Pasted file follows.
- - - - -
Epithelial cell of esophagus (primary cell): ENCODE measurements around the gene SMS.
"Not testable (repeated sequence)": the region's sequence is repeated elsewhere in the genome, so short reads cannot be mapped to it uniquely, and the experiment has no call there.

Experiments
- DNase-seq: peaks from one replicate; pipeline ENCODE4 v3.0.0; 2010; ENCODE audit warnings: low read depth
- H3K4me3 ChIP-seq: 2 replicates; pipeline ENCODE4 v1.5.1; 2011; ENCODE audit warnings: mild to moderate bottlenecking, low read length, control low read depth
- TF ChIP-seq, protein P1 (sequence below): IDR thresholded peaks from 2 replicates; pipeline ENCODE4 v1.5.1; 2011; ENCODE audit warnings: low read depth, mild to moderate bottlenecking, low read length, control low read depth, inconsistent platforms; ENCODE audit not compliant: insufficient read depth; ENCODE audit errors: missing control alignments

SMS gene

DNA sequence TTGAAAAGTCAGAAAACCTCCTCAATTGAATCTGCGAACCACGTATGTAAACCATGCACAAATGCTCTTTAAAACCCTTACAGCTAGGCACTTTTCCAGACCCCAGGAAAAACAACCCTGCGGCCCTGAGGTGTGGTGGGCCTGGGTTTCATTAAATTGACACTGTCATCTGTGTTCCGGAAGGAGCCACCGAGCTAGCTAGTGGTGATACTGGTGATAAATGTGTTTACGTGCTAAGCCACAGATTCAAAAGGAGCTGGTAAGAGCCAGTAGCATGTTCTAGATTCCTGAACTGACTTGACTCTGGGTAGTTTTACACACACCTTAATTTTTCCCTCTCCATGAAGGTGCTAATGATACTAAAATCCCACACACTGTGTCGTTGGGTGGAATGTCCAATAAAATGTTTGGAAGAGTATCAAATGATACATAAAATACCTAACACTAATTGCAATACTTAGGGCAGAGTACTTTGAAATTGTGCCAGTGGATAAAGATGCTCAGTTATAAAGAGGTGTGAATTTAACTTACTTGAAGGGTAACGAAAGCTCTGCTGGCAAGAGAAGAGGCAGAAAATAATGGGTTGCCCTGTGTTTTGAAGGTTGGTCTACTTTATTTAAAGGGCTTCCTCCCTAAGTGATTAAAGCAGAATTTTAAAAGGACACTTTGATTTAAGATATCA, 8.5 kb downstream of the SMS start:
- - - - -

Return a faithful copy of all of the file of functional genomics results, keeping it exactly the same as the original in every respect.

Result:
Epithelial cell of esophagus (primary cell): ENCODE measurements around the gene SMS.
"Not testable (repeated sequence)": the region's sequence is repeated elsewhere in the genome, so short reads cannot be mapped to it uniquely, and the experiment has no call there.

Experiments
- DNase-seq: peaks from one replicate; pipeline ENCODE4 v3.0.0; 2010; ENCODE audit warnings: low read depth
- H3K4me3 ChIP-seq: 2 replicates; pipeline ENCODE4 v1.5.1; 2011; ENCODE audit warnings: mild to moderate bottlenecking, low read length, control low read depth
- TF ChIP-seq, protein P1 (sequence below): IDR thresholded peaks from 2 replicates; pipeline ENCODE4 v1.5.1; 2011; ENCODE audit warnings: low read depth, mild to moderate bottlenecking, low read length, control low read depth, inconsistent platforms; ENCODE audit not compliant: insufficient read depth; ENCODE audit errors: missing control alignments

SMS gene

DNA sequence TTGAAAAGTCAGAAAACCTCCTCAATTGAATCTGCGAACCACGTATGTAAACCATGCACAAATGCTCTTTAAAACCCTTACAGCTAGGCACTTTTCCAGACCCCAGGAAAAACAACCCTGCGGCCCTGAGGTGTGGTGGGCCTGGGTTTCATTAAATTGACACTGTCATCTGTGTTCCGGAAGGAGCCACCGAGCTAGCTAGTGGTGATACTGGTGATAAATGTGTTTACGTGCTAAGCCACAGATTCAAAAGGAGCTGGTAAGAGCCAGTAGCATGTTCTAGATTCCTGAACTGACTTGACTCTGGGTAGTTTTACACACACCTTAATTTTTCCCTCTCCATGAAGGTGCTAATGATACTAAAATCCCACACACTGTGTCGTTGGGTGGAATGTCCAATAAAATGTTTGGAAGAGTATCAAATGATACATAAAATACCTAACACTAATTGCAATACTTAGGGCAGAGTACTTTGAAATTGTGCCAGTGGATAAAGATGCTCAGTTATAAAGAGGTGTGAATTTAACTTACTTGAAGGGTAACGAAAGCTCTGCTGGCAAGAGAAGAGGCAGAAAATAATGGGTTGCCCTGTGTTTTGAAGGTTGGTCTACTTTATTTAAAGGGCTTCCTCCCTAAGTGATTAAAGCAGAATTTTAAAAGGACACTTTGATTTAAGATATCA, 8.5 kb downstream of the SMS start: